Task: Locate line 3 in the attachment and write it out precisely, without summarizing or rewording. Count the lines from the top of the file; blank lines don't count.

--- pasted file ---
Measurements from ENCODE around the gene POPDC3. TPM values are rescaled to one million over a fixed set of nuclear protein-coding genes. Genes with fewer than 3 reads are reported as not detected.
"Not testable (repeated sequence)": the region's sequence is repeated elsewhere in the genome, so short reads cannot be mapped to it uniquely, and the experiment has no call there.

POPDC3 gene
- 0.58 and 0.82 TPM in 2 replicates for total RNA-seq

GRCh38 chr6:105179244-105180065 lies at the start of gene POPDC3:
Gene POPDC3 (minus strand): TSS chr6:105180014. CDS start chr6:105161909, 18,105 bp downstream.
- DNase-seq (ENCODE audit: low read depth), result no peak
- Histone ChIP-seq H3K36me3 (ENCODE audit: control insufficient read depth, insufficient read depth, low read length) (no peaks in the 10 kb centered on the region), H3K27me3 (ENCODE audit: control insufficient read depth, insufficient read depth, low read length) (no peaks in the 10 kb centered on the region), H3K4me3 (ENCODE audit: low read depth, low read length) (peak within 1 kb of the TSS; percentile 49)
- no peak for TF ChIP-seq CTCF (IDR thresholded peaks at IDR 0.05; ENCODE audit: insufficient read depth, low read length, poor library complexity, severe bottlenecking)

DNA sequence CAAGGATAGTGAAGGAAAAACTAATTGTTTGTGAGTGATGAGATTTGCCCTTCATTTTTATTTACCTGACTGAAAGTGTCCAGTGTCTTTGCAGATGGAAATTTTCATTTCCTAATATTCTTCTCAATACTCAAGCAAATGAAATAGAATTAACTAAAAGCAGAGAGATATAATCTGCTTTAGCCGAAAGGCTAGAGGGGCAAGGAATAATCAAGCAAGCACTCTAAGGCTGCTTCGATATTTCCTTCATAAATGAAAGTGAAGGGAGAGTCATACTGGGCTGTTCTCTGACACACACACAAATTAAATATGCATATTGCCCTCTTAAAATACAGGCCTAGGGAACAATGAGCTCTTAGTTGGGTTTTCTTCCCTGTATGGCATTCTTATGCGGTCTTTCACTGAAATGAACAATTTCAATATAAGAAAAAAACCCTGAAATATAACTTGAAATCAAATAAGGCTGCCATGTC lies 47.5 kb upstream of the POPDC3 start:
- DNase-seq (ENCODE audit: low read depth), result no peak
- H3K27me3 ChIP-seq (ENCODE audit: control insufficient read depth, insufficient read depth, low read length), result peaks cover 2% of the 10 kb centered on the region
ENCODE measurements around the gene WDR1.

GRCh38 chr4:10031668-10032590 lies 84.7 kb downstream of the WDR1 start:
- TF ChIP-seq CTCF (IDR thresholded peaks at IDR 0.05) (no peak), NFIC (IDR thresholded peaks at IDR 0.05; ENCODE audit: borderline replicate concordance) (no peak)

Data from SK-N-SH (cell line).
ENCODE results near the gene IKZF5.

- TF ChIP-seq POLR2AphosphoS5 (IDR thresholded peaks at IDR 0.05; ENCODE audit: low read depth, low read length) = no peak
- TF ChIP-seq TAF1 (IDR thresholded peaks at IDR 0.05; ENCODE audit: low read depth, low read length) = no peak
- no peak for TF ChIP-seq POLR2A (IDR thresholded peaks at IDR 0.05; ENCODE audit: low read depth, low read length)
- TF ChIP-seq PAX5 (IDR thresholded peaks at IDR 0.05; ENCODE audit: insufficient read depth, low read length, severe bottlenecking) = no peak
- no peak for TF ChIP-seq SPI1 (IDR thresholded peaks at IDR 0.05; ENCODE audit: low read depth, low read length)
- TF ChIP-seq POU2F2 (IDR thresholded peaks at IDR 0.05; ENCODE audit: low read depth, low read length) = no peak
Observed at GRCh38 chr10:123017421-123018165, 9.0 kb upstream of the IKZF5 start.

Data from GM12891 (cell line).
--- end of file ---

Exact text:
POPDC3 gene